Some 75,000 unionists, farmers and leftists marched to protest price increases in basic foodstuffs like tortillas, a direct challenge to the new president's market-oriented economic policies blamed by some for widening the gulf between rich and poor.OK, so President Calderon supports the free market and thereby opposes price controls. Yet notice how the third paragraph offers only one justification for Calderon's position: it gives agribusiness larger profits (which allegedly hurt the poor).
Since taking office Dec. 1 after a disputed election, President Felipe Calderon has drawn his greatest criticism for failing to control the largest price spike in tortillas in decades. Tortillas are a staple of poor Mexicans' diet.
The national uproar has put him in an uncomfortable position between the poor and some agribusiness industries hoping to profit from the surge in international corn prices, driven mostly by the sudden explosion of the U.S. ethanol industry. A free-market advocate, Calderon has said he does not want to return to direct price controls enforced by many former Mexican presidents.
What about the fact that the "sudden explosion of the U.S. ethanol industry" is due to government mandates and subsidies, and that these mandates and subsidies coercively steer producers away from fulfilling market demands and instead push them toward fulfilling government demands? Don't misguided government mandates hurt the poor?
What about the fact that price controls discourage production and thereby encourage shortages by mandating that a good be sold at below market rates? Don't shortages hurt the poor?
What about the fact that the abolition of price controls will lead to an increase in production-an increase that creates jobs? Doesn't the creation of new jobs help the poor?
And what about the fact that the lure of new profits compels participants to learn how to be more efficient (and thereby reduce prices), rather than simply troll about for the government-set price? Don't decreasing prices help the poor?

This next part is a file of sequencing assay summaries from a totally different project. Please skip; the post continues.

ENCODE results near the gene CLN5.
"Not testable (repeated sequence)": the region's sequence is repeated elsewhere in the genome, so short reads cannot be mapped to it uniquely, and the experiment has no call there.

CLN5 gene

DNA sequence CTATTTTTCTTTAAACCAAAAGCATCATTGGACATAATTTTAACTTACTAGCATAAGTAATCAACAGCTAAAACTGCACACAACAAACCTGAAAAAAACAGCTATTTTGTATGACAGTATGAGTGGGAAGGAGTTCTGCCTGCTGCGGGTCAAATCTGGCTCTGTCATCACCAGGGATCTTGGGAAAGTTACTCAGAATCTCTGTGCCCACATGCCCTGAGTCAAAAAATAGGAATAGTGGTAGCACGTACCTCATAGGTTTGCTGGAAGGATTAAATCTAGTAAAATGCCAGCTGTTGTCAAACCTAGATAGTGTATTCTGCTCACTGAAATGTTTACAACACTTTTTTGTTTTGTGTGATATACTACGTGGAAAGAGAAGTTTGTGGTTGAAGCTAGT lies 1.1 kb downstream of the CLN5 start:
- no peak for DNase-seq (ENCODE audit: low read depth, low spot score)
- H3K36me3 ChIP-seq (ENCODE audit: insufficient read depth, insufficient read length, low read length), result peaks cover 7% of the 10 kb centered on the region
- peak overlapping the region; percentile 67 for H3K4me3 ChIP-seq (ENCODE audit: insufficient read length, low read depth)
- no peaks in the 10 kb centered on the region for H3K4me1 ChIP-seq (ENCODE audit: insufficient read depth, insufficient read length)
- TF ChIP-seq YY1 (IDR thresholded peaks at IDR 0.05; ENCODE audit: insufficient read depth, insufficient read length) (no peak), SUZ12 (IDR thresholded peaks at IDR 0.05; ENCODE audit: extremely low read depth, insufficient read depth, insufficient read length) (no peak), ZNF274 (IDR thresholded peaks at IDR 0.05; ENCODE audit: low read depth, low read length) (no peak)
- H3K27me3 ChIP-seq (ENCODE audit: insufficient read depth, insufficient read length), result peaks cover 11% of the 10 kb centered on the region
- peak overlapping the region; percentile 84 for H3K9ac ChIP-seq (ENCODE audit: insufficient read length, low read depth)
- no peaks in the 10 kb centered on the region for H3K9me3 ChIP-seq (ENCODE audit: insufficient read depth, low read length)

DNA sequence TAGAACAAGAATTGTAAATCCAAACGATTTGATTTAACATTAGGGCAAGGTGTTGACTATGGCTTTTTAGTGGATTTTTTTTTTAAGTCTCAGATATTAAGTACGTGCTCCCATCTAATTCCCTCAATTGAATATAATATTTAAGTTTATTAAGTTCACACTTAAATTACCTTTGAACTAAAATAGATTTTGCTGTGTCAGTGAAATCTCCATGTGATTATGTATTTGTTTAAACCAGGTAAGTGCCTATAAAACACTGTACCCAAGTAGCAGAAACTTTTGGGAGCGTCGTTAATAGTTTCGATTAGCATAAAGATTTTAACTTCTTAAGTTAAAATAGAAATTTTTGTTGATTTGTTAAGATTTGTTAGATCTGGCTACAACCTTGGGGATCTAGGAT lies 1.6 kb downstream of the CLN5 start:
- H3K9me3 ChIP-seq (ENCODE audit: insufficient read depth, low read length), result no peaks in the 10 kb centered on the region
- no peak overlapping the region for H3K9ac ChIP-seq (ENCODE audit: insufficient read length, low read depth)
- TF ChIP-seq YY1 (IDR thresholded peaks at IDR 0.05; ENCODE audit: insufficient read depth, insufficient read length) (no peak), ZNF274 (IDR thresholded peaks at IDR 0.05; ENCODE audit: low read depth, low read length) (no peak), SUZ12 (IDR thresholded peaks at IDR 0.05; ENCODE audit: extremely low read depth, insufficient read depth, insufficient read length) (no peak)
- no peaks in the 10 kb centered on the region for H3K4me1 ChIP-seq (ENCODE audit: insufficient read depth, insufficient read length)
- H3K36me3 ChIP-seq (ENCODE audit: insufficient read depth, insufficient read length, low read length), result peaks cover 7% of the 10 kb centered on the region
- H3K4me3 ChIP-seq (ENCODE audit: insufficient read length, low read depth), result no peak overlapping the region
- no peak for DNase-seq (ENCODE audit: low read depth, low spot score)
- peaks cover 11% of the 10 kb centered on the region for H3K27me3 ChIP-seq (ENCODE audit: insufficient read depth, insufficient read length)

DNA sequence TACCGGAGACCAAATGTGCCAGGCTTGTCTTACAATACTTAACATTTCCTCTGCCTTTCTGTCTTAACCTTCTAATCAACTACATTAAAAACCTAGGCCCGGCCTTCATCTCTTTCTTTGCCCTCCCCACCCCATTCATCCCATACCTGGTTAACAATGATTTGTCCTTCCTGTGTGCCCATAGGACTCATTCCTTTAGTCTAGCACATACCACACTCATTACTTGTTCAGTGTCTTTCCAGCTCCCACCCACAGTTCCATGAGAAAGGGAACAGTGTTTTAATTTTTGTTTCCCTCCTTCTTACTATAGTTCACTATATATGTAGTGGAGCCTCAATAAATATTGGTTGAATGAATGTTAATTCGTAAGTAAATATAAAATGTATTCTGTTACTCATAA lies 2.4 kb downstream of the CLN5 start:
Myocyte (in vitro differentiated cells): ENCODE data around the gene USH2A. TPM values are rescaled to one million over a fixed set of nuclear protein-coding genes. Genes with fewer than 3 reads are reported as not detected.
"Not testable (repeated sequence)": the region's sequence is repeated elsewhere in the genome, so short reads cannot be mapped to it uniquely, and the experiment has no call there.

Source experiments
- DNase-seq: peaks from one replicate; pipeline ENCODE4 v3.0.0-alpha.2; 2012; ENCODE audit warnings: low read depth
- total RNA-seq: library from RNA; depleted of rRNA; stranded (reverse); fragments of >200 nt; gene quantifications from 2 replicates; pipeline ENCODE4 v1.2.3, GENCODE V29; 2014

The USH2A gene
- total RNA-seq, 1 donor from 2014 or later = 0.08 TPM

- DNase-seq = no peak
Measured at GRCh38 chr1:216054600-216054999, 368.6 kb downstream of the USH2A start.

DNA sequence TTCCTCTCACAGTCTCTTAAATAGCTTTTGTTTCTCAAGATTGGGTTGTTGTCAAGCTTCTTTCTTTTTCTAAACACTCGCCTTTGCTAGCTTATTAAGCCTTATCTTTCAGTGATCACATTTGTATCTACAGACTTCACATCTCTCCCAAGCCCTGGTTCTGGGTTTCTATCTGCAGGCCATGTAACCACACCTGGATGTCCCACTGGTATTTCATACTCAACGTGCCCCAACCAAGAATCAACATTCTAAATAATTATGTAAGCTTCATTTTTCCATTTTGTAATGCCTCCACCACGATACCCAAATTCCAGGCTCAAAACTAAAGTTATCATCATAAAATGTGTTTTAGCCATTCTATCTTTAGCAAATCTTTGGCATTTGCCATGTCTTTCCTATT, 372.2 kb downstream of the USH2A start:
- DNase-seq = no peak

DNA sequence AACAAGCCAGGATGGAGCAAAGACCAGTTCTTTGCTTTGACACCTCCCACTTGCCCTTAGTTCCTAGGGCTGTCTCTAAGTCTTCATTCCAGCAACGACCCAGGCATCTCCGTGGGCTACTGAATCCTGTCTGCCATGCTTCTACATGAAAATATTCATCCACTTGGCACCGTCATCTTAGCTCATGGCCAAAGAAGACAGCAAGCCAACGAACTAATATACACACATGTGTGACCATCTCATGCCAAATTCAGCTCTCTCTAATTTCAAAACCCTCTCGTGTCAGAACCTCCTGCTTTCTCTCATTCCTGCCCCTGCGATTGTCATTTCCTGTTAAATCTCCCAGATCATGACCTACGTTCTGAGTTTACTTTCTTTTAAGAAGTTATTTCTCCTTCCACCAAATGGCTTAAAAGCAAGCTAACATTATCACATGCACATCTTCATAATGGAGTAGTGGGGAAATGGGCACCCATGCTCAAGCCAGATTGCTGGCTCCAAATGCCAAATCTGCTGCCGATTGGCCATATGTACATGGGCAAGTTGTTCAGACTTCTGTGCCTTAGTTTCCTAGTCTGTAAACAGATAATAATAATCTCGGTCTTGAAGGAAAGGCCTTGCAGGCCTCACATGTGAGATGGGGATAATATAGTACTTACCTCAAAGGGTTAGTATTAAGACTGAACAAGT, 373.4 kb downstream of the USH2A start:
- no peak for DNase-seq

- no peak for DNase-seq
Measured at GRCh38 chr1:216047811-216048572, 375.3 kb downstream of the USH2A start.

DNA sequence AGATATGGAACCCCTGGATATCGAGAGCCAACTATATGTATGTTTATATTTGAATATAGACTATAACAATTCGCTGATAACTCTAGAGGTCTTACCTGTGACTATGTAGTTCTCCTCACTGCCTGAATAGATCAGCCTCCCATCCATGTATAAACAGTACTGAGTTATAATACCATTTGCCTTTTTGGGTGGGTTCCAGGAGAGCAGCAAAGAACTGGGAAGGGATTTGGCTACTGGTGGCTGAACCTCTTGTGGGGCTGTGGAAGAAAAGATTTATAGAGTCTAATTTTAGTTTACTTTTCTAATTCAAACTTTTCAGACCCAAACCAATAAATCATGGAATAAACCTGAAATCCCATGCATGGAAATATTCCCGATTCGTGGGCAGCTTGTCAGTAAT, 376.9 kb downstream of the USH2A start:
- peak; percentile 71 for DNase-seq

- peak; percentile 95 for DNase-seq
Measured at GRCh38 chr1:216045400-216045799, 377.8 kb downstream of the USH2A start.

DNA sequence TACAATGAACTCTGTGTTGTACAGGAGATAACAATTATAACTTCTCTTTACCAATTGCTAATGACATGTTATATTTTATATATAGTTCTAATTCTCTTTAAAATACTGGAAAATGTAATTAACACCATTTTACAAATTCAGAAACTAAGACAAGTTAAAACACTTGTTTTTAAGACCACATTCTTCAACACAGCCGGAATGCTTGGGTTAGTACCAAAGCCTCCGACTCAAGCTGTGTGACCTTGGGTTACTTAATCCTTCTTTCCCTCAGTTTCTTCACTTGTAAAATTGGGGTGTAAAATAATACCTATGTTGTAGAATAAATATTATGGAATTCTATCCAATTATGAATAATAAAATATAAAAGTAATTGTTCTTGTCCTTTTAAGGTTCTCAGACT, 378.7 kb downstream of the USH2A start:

There are a host of critical points about the impact of price controls upon people's lives, yet this news article fails to consider any of them. So what then does it consider?
High tortilla prices put some Mexicans in danger of being malnourished.Does this information offer any information or insight as to what the government of Mexico should do with its price controls? Does the reporter even think it is relevant to present economic evidence in his story beyond that the poor are poor? Apparently not, yet this is what often passes for news reporting these days.
The poor eat an average of 14 ounces of tortillas daily, giving them 40 percent of their protein, according to Amanda Galvez, who runs a nutrition research institute at Mexico's National Autonomous University.
With the new prices, workers earning the minimum wage of about $4 a day could spend a third of their earnings on tortillas for their family.
"Some people can switch to more unhealthy alternatives. Others just go without," Galvez said.
It's no wonder Latin America is lurching toward the left; free market ideas (let alone their moral base) don't even show up on the radar screen.